Gay-marriage bans don’t discriminate against gays because they apply to heterosexual people, too.
At least, that’s what Kentucky is arguing — apparently with a (ahem) straight face — to the Supreme Court. This and other Onion-worthy arguments illustrate how desperate gay-marriage opponents have become, and how nakedly their logic now mirrors that used to justify the bigoted anti-miscegenation laws struck down a half-century ago.
In most states, conservatives realize they’ve basically lost the war against gay marriage, both in the court of public opinion and the literal court of law. Same-sex couples are legally allowed to wed in 37 states and the District, and there have been 65 court decisions expanding the freedom to marry since June 2013, when the Supreme Court struck down a key component of the federal Defense of Marriage Act. That’s why many opponents to gay marriage see “religious freedom” laws, such as the one now igniting a firestorm in Indiana, as the last remaining policy tool available to them.
But in a large chunk of the country, gay marriage is not quite a fait accompli. On April 28, the Supreme Court will hear cases from Kentucky, Michigan, Ohio and Tennessee relating to both bans on same-sex marriage and refusals to recognize such marriages performed in other states. The justices’ reaction to these cases is expected to finally, formally determine whether gay marriage must be legal in all 50 states.
Of course, the Supreme Court has already made multiple rulings expanding same-sex marriage access and recognition. States have thus been forced to get more creative about how they justify their remaining marital prohibitions and how they can plausibly claim that their knee-jerk restrictions on matrimony, which the court has repeatedly called a “fundamental right,” don’t violate the equal protection clause of the Constitution.
And so we arrive at Kentucky’s legalistic gymnastics.
In a Supreme Court brief filed last week, a lawyer for the Bluegrass State’s Democratic governor argued that gays are not being discriminated against because they’re still allowed to get married — so long as they disregard whom they’re sexually attracted to.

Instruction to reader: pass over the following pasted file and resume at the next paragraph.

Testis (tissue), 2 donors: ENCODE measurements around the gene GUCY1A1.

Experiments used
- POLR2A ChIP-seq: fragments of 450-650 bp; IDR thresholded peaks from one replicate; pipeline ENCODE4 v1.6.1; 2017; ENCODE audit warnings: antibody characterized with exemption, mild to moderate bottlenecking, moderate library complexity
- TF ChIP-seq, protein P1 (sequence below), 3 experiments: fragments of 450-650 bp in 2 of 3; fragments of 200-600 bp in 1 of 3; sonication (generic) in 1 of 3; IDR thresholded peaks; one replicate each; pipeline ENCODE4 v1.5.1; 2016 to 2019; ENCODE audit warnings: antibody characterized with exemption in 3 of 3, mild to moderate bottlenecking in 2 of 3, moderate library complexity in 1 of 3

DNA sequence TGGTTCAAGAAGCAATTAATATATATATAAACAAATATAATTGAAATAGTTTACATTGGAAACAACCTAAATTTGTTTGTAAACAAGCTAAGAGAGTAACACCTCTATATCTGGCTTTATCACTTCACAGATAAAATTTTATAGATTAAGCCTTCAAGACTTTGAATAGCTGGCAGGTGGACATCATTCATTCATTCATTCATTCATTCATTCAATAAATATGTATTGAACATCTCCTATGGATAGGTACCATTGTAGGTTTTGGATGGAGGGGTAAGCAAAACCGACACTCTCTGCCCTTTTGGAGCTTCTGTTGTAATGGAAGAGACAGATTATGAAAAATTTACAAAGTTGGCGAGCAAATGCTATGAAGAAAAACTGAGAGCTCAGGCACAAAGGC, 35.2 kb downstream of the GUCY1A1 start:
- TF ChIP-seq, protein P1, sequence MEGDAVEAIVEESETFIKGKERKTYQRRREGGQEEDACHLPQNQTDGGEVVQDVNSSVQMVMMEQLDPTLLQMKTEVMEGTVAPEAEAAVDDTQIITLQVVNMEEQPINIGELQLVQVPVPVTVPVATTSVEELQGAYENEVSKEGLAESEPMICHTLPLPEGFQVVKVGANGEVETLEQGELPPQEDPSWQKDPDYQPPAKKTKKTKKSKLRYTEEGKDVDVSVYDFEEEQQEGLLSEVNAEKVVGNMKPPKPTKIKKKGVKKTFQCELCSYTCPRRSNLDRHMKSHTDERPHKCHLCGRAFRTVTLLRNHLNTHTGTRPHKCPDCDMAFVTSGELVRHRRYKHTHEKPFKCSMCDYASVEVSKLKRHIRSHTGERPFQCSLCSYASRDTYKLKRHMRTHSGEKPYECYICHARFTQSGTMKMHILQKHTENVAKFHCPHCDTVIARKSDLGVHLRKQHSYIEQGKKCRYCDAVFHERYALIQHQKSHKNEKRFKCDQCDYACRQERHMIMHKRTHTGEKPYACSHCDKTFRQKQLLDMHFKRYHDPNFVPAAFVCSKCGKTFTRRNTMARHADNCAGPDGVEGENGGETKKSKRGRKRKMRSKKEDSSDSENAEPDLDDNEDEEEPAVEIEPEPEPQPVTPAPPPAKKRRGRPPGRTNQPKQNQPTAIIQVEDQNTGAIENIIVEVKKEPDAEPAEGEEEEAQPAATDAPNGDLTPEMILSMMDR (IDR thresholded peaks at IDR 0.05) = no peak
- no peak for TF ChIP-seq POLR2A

According to the brief: “Men and women, whether heterosexual or homosexual, are free to marry persons of the opposite sex under Kentucky law, and men and women, whether heterosexual or homosexual, cannot marry persons of the same sex under Kentucky law.”
This logic seemed so disingenuous when I first read it that I had to check whether it was an April Fools’ Day hoax. It’s just too close to that old biting Anatole France quote about how “the law, in its majestic equality, forbids the rich as well as the poor to sleep under bridges, to beg in the streets, and to steal bread.”
More to the point, Kentucky’s argument closely resembles one used, and rejected, in a landmark Supreme Court case about marriage restrictions: Loving v. Virginia, decided in 1967. Virginia presented similar logic as to why its law banning interracial marriage — like those then on the books in 15 other states, including Kentucky — was not discriminatory. Both blacks and whites were allowed to marry inside their race, after all, and both were equally punished for marrying outside of it. The court didn’t buy it. (In a delightful and almost poetic coincidence, one of the petitioners in the Kentucky same-sex marriage case is surnamed “Love.” History rhymes in multiple ways, it seems.)
Backed into a corner, the states defending same-sex marriage bans today have presented other, equally absurd arguments, too. Kentucky also said it should be able to ban same-sex marriage because the “promotion of birth rates is a legitimate interest” and “supporting the formation of relationships that have the natural ability to procreate furthers the commonwealth’s fundamental interest in ensuring humanity’s continued existence.” Michigan made a related argument in the brief it filed with the Supreme Court.
These and other arguments contained in the four states’ briefs often imply that gay men and lesbians can ignore and switch their sexual orientation at will, despite the scientific community’s consensus to the contrary. In the absence of the ability to legally marry, the states suggest, gay couples will simply shrug, break up and decide to procreatively pair up with a member of the opposite sex instead. This scenario is almost funny, in a sitcom-y sort of way. Or at least it would be, if so many loving couples’ fates didn’t hang in the balance.
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